Subjects were recorded as being on a preoperative medication if the medication appeared on their preoperative medication list in the electronic medical record. Data regarding timing of last dose before TAVR procedure was not fully available from retrospective review. However, at our institution patients generally do not take angiotensin converting enzyme-inhibitor (ACE-inhibitor) or angiotensin receptor blocker medications during the 24 h before TAVR. Patients generally receive their beta-blocker medication during the 24 h before TAVR.

Maximum number of concurrent inotropes or vasopressor drugs administered was assessed separately for the intra-procedure period and the post-procedure period, as need for transient vasopressor support during the intra-procedure period is not uncommon secondary to vasodilation under anesthesia as well as to facilitate recovery from transiently low cardiac output during valve deployment. However, need for post-TAVR inotrope and vasopressor drugs was prospectively considered by the investigators to represent a persistent need for inotropes and vasopressor drugs that might have greater impact on renal perfusion. The post-TAVR period for which administration of inotrope or vasopressor infusions was assessed included the first 5 postoperative days or until the patient was discharged from the hospital if that was sooner. Inotropes or vasopressor drugs included continuous infusions of any of the following: dobutamine, dopamine, epinephrine, milrinone, norepinephrine, phenylephrine or vasopressin.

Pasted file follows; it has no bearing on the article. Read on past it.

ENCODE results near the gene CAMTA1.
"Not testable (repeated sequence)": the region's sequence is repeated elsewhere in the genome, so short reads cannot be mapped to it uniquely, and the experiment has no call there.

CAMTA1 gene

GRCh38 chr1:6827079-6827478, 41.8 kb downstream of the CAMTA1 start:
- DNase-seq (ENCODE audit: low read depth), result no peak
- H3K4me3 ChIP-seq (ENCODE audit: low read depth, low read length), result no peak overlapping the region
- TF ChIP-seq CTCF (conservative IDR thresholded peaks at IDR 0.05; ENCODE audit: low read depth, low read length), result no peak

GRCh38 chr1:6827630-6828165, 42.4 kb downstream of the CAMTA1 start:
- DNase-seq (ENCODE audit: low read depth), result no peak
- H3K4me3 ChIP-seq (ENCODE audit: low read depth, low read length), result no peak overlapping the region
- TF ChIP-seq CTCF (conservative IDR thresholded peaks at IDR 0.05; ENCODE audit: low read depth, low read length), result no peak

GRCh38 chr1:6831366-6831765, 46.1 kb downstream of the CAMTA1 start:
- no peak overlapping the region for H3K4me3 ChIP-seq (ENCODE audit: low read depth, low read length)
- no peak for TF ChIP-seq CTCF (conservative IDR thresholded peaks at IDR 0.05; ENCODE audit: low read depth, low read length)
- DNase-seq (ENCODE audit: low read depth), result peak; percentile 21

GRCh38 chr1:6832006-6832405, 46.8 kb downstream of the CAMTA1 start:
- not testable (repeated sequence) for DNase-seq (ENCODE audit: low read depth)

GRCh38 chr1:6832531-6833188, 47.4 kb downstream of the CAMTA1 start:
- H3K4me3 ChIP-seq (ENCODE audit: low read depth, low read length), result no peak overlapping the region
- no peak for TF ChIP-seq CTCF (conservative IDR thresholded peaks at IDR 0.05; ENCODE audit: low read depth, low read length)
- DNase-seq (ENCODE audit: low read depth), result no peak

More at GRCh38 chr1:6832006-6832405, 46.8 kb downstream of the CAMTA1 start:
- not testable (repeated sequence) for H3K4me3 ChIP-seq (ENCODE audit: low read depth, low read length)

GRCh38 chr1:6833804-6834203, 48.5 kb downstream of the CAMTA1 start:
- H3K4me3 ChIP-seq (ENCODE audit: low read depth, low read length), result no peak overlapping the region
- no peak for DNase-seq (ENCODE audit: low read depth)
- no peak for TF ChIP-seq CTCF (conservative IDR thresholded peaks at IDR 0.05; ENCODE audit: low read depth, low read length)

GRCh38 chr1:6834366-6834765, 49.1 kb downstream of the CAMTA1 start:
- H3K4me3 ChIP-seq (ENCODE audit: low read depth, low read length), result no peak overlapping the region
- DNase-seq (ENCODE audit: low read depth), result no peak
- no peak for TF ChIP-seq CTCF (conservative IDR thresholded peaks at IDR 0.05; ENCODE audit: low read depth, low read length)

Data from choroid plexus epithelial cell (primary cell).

Hypotension during TAVR procedure was defined as having at least one intra-procedural episode of ≥5 consecutive minutes of mean arterial blood pressure (MAP) < 60 mmHg. Intraoperative hypotension was assessed for all patients who had continuous blood pressure monitoring via arterial line that was recorded minute to minute in the electronic operating room anesthesia record throughout the TAVR procedure from before induction of anesthesia to the time of patient departure from the operating room at the end of the TAVR procedure. Two patients did not have intraoperative hypotension data available since their charting was done on paper with every 5 min blood pressure noted.

Statistical Analysis

Statistical analyses were performed using SAS (version 9.3; SAS Institute, Cary, NC), and all P values were two-tailed with threshold for significance set at P < 0.05. Table 1 variables were selected a priori to examine their associations with post-TAVR AKI. Univariate comparisons between patients who did and did not develop AKI were made for clinical and procedural variables using t-tests, Mann-Whitney U tests, Chi-square tests and Fisher's Exact tests for continuous and categorical data, as appropriate. Multivariate logistic regression was used to assess the association of pRBC transfusion (independent variable) with post-TAVR AKI (dependent variable), with adjustments for pre-procedure estimated glomerular filtration rate (eGFR) as well as those variables in Table 1 with univariate associations of P < 0.05. Number of pRBCs transfused and whether patients were transfused any pRBCs are highly collinear variables, so number of pRBCs transfused was the variable ultimately included in the study's final multivariable model, since this variable also gives information about transfusion dose.